Ethnicity, identity politics, feminisms, Foucault's governmentality and its effect, transnational governmentality, post-modernism and post structuralism, neo-liberalism, postcolonial theories, adivasi right discourse and politics, the rights issues of the RMG workers in Bangladesh, NGOs etc
The Journal of Social Studies Vol. 103, Journal of the Center for Social Studies, Dhaka
This paper aims at three things. It begins with a review and a brief discussion of how creditconstitutes to be a fundamental element in the development discourse. Secondly it shows albeit in a brief way, how in the specific context of Bangladesh, the concept of micro-credit has been put into use/operationalized. This has been exemplified by focusing on how the dominant practices of researchersand scholars working in this field, have so far dealt with the issue, borrowing the models and therationales of empowerment from the West, thus ignoring the local voices and meanings of the term.The third section of the paper deals with my experience as a researcher and a field worker. It is precisely this experience, which lead me to think that all this talks, discussions and seminars on micro-credit in general will carry no meaning to the rural poor if not a through understanding is made of thespecific context of relations in which a woman finds herself in a Bangladesh-village.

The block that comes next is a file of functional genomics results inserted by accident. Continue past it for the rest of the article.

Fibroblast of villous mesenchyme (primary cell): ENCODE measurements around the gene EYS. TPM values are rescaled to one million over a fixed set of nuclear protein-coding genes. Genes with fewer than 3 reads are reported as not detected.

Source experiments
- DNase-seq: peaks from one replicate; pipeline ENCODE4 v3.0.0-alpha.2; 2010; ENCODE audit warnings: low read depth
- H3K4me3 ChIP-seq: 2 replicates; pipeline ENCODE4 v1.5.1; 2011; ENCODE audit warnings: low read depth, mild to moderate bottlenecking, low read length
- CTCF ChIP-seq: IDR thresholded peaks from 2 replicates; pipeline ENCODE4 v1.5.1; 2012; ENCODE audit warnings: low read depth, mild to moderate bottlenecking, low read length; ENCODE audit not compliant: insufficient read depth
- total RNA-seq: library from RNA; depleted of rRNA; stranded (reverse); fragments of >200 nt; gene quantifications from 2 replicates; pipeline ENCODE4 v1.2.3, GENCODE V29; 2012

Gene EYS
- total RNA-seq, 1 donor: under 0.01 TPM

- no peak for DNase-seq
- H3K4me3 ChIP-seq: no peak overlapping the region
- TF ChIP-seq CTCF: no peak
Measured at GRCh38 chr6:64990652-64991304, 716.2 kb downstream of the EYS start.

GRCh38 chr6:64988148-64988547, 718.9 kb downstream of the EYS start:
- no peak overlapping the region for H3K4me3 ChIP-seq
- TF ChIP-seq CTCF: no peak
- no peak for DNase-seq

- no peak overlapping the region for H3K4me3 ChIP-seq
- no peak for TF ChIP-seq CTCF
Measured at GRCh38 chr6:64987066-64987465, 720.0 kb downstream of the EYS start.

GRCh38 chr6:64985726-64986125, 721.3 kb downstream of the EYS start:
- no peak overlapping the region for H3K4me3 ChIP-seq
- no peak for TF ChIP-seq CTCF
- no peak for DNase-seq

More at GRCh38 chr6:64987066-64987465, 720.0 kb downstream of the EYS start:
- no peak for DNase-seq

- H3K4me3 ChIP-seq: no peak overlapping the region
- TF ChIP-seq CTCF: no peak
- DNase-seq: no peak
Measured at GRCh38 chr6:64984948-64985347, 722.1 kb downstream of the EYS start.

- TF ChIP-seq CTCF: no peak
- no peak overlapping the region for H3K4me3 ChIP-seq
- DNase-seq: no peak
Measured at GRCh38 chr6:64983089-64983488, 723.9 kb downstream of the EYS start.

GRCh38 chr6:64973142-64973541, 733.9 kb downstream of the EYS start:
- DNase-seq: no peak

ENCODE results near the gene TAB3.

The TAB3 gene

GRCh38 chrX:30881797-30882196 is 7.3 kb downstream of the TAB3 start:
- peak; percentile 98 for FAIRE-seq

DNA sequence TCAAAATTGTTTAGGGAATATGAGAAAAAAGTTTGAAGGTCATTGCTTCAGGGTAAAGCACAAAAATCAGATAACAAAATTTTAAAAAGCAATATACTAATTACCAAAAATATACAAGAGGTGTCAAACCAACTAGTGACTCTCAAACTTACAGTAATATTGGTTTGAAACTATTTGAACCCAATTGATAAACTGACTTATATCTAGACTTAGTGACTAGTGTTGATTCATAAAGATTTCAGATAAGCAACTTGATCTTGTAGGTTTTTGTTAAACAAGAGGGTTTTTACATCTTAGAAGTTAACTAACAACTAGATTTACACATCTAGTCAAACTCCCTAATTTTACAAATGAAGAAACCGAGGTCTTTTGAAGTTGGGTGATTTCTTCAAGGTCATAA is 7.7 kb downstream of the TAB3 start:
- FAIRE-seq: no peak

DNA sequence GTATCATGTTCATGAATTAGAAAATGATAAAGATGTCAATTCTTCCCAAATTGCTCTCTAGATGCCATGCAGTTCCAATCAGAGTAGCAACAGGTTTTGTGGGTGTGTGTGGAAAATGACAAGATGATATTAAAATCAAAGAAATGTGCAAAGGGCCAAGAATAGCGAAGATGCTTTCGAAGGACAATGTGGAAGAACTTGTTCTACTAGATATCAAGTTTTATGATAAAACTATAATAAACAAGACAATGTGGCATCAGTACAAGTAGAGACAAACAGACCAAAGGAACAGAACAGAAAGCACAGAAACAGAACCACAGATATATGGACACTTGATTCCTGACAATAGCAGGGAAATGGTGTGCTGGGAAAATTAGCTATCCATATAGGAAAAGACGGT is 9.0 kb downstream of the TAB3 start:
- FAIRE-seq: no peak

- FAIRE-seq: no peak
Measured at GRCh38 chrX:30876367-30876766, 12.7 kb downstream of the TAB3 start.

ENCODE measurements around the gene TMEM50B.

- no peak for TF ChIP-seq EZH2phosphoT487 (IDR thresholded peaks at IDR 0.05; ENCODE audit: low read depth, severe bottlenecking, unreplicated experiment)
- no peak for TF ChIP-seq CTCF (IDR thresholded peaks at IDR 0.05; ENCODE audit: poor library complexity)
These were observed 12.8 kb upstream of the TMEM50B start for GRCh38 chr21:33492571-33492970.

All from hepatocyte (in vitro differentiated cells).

In the article, I have briefly touched upon some questions of identity formation of theAdibasi people living in the country. I have tried to show the apparent paradoxes of theseidentity formations which has its root in the discourses of colonialism and which are oftenlinked by a various knowledge systems introduced during the colonial times such as Indology,comparative philology, anthropological descriptions etc. I have commented on the basic thrust of the classificatory schemes, which were in operation during the later period of the British Raj.The write-up shows how some northern Adibasis are often equated with the ‘noble savage’ inthe writings of missionary scholars and also how Adibasi leaders themselves have an ambiguousrelationship with these representations. I intend to argue that new questions with regard to our understanding of community and identity are emerging in the post-colonial discourses of socialscience. These questions, unlike the ones of the idea of a stable/ primordial identity of thecolonial discourse have shown promising possibilities and helped shape our understanding of community and identity in theoretical terms. However, in the anthropological arena of Bangladesh we see no trace or engagement of that development. My goal here is to look intothese possibilities. In the light of increasing visibility of Adibasi related activism in the country,I believe this is the right time to pose these broad theoretical issues. My contention is that afuller understanding of these theoretical questions will force us to rethink the whole issue of difference per se, the identity-based politics of the Adibasi people in the country and give us newinsights in our understanding of identity formation, self hood and agency.